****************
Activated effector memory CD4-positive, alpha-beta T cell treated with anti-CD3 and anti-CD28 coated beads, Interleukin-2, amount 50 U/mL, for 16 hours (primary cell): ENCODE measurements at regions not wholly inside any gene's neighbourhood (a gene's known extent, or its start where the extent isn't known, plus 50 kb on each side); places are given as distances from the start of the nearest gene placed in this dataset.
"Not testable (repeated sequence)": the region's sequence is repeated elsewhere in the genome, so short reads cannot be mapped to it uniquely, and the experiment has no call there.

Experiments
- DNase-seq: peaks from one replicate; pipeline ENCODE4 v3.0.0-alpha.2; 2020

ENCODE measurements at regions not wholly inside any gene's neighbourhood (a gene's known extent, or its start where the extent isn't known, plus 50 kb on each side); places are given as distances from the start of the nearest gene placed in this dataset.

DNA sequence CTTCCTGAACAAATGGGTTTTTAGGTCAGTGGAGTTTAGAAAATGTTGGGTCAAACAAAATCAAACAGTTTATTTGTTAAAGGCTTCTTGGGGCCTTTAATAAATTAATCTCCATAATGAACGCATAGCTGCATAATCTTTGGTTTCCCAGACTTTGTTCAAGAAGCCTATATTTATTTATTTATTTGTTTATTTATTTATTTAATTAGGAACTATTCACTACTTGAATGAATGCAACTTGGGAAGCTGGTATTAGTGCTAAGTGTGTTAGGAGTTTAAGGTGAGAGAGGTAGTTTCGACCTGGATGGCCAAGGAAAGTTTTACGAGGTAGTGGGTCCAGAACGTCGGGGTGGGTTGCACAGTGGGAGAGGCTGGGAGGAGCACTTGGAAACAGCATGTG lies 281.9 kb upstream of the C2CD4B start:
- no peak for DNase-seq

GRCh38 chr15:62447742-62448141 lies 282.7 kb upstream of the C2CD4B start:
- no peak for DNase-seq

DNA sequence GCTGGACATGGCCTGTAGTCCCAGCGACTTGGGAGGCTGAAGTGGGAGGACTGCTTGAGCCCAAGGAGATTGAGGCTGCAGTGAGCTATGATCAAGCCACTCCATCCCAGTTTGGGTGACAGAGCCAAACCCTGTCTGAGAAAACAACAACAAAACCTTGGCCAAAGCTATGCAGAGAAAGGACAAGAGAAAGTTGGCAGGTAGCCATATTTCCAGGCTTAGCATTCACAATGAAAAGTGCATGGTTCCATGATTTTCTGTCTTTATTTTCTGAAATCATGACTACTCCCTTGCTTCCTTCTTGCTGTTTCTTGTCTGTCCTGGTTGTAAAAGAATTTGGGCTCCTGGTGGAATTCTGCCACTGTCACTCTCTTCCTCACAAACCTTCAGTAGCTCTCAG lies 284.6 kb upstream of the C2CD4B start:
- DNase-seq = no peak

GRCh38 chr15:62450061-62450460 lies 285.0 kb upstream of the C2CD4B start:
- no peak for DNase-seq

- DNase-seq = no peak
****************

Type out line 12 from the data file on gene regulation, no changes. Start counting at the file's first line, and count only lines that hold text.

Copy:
GRCh38 chr15:62450061-62450460 lies 285.0 kb upstream of the C2CD4B start: